Germany doesn’t want the crisis to end yet, suggests SIG’s Watson

Rupert Watson, head of asset allocation at Skandia Investment Group, says that continued crisis in Europe may yet help Germany achieve new ground rules for spending by eurozone members.

While politicians, economists and journalists frequently urge Germany to come up with measures that will bring the debt crisis to an end, it is not clear that it wants the crisis to end just yet. It is only the crisis that is forcing the governance changes and structural reforms that Germany needs.

The eurozone as a region is not uncompetitive, with it roughly in current account balance helped by world leading products from the industrial giants in the north and the fashion and tourism sectors in the south. Its budget deficit is half that of the US, UK and Japan, while its total debt to GDP ratio is likely to peak at a lower rate than in the US, UK and Japan. The problem, of course, is that there is no central government that can control the overall budget and the enforcement mechanism (the Growth and Stability Pact) isn’t worth the paper it was written on. The governance reforms will require Treaty changes which could take up to 10 years.

In addition to the lack of any real enforcement mechanism, many of the eurozone economies have been badly managed over the last decade. Rather than use the security of the eurozone to make their economies more competitive and efficient, they have used it to make them less so. The high unemployment rates across the eurozone are not just the result of weak economies; they are also the result of inefficient labour markets: the Spanish unemployment rate has never been below 8%, which of course is above the current UK rate.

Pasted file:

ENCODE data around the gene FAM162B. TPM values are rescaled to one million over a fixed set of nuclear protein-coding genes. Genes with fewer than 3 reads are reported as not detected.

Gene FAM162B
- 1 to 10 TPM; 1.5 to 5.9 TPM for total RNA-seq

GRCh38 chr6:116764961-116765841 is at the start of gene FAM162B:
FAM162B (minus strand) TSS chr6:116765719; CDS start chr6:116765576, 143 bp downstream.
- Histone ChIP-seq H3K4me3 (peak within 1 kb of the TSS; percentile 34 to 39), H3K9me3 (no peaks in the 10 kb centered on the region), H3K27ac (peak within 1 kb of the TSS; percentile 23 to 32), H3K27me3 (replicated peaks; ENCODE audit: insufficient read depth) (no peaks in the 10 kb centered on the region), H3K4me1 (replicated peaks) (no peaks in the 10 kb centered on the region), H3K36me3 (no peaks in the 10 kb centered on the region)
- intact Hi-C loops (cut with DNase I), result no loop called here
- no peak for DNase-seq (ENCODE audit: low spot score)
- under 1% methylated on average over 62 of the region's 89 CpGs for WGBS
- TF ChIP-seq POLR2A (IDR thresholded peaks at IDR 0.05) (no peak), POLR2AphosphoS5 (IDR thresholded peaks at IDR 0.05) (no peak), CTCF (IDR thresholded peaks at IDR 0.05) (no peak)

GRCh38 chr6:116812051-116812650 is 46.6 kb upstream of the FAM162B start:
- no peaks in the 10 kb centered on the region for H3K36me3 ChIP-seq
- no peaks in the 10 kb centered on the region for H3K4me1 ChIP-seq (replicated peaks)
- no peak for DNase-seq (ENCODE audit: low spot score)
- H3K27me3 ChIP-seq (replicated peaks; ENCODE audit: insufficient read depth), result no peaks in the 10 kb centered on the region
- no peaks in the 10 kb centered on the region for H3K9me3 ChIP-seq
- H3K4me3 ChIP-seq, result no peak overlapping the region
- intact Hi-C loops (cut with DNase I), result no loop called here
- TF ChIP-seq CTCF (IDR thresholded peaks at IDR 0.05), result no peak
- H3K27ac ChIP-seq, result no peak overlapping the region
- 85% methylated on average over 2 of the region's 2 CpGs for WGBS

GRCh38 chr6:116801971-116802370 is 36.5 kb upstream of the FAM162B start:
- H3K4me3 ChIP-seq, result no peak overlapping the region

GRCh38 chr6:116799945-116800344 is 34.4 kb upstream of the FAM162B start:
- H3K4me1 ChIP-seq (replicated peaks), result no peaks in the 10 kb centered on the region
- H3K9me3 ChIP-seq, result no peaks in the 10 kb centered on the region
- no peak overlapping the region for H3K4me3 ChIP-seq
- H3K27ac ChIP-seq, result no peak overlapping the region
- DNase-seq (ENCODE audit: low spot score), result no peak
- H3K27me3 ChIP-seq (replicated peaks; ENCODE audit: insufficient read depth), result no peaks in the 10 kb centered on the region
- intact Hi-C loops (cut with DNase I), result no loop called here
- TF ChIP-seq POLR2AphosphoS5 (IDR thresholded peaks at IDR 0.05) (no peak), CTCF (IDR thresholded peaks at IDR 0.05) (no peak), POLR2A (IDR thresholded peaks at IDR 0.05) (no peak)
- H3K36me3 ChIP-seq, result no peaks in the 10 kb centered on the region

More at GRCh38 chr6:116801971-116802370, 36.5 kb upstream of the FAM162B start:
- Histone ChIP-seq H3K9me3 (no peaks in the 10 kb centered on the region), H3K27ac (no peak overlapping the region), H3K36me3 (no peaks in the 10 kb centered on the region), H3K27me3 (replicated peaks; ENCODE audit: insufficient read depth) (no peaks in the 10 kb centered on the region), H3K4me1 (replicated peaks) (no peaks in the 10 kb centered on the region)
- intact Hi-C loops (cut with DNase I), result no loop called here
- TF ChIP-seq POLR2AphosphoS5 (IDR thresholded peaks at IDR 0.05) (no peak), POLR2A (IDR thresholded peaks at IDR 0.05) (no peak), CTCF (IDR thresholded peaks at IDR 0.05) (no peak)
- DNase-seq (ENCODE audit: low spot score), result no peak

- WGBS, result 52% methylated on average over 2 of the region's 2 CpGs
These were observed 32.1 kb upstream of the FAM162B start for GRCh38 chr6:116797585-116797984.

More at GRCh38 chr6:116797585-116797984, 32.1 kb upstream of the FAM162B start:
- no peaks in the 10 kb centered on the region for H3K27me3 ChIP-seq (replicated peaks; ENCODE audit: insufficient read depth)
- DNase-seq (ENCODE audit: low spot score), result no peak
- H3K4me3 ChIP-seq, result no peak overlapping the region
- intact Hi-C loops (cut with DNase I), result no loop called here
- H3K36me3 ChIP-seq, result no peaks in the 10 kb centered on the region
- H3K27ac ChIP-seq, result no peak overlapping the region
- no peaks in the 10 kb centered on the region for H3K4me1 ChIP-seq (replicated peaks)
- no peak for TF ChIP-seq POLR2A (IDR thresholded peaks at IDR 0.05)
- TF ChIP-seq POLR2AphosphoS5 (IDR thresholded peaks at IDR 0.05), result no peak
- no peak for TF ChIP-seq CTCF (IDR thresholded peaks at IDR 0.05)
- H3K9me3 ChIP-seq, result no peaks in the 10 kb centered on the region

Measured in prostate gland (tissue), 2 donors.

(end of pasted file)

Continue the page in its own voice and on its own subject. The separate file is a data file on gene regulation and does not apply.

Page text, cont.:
Both of these issues need to be resolved but resolving both of them will take time and without the pressure of a crisis, little progress would be made on either. Indeed it is noticeable that each time tensions abate, less progress is made on governance reform while countries backtrack from domestic structural reforms.

Without substantial progress on both of these issues, Germany could find itself paying for the mistakes of other countries for evermore. The sort of reforms that are the inevitable result of increased integration (such as common Eurobonds) would be very hard to undo and would push the region past the point of no return. Germany needs to ensure that the changes made now will survive the test of time as changes thereafter would be almost impossible.

As a result, Germany’s reluctance to consider things that many think are both necessary and inevitable is understandable. It should be no surprise that Germany wants the rules that govern the use of its ‘credit card’ to be changed to give it more control. When asked whether the French revolution was good for the French, Mao is reported to have replied that it was too early to tell. It is likewise too early to judge Angela Merkel’s performance. However, I suspect that history will treat her kindly and will judge that her determination to regain control of Germany’s credit card compares favourably with Helmut Kohl’s decision to give it away.

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